Updates in HR+ HER2- Advanced or Metastatic Breast Cancer - Episode 6
Insight on how to best sequence therapy for patients with HR+/HER2- advanced breast cancer based on updated data from the MONALEESA trials.
Joyce O’Shaughnessy, MD: We have survival with letrozole with ribociclib with the postmenopausal women in MONALEESA-2. In MONALEESA-7, we have a robust survival advantage in premenopausal patients. It’s indicated with the nonsteroidal AI [aromatase inhibitor], plus an LHRH [luteinizing hormone-releasing hormone] agonist, plus ribociclib. It also leads to improved survival in the premenopausal population. Then we have the first- and second-line trial, the MONALEESA-3, which is fulvestrant with or without ribociclib. Put them together, and you’ve got another survival advantage. You’ve got letrozole and fulvestrant, premenopausal and postmenopausal, in the first and second lines. It’s a robust portfolio emerging in terms of survival advantages with the MONALEESA series, and it’s very impressive. If someone had an aromatase inhibitor awhile back and had a treatment-free interval off the aromatase inhibitor, let’s say for a few years, or was AI-naïve, do you ever utilize the fulvestrant-ribociclib data from MONALEESA-3? Or would you go with the letrozole and ribociclib? Do we have a reason to pick 1 over the other? What do you think, Neil?
Neil Iyengar, MD: That’s a great question, Joyce. That’s where having all the information up front helps with some of these decisions. Certainly, in the case that you described, where perhaps the patient has been previously exposed to an aromatase inhibitor but has had a disease-free interval, that might suggest that endocrine resistance isn’t playing a role. So I’d be inclined to use the AI again in the first-line setting. What would help with that decision-making are molecular data. If we know, for example, that an individual harbors a PI3 kinase mutation in the tumor, and we’re going to reach to alpelisib in the second line, then that’s additional rationale for me to save fulvestrant to partner with alpelisib in the second line. In contrast, if we know from either the natural history or the molecular data that somebody is endocrine therapy-resistant or harbors an ESR1 mutation, then I’ll likely use fulvestrant up front. That’s how I think about it, and our thinking on this will likely evolve as we see newer and additional endocrine therapy partners come down the pipeline.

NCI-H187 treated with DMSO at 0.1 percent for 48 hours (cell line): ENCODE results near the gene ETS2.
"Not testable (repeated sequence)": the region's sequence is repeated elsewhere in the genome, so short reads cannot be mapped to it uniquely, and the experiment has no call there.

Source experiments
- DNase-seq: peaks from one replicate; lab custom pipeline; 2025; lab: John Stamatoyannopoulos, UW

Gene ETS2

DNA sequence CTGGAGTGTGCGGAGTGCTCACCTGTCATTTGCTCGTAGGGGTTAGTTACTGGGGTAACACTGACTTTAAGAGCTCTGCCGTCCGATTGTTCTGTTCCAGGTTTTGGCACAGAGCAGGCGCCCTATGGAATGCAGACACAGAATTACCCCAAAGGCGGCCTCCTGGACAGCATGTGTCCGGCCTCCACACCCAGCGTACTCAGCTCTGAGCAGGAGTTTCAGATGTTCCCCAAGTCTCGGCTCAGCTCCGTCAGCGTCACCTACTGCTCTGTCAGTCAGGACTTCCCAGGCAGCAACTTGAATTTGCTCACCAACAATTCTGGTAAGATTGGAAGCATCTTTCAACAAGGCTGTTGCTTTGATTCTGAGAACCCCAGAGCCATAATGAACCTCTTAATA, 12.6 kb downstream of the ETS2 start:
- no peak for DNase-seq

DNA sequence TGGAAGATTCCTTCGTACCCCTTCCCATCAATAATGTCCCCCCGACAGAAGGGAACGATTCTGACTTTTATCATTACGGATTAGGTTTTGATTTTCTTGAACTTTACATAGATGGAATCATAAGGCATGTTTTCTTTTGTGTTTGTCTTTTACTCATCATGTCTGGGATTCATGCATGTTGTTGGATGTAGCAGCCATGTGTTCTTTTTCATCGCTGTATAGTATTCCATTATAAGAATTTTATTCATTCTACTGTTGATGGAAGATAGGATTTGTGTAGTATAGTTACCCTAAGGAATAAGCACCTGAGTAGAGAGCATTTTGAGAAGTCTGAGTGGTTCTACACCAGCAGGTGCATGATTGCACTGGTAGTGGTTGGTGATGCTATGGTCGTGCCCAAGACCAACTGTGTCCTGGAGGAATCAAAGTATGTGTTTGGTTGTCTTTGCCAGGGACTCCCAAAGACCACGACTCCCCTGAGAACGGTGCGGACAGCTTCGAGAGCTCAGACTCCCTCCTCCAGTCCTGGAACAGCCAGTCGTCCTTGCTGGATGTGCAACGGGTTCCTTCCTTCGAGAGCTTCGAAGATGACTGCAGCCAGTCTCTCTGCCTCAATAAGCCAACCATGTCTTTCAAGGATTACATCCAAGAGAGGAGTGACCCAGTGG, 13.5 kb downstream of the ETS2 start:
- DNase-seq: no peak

Joyce O’Shaughnessy, MD: Thanks, Neil. How about Gabe? Some people don’t tolerate AIs. They just couldn’t take them in the curative setting. It’s nice to have an alternative. It’s nice to have a survival advantage in the first-line setting with fulvestrant. Any other thoughts on that?
Gabriel Hortobagyi, MD, MACP, FASCO: I think of this in 2 ways. One is that in the MONALEESA-2, you could have had an AI before, as long as you had had an AI-free interval of greater than 12 months. There are no data to suggest that those patients did any worse, but this reminds me a lot of the way we think about anti–HER2 [human epidermal growth factor receptor 2] therapy. We had heated discussions about what chemotherapy backbone we should use. Now we’re pretty much convinced that the AI therapy makes a difference regardless of the chemotherapy partner. The same thing happens here. The CDK4/6 inhibitor has such a powerful effect that whether you use an AI or fulvestrant makes relatively little difference. Remember that in a randomized trial, fulvestrant was superior to anastrozole. These data suggest that it makes no difference because it’s the combination, and largely the CDK4/6 inhibitor, that has the impact.
Joyce O’Shaughnessy, MD: That’s a good analogy. I like that. That made things true to me too.
Transcript edited for clarity.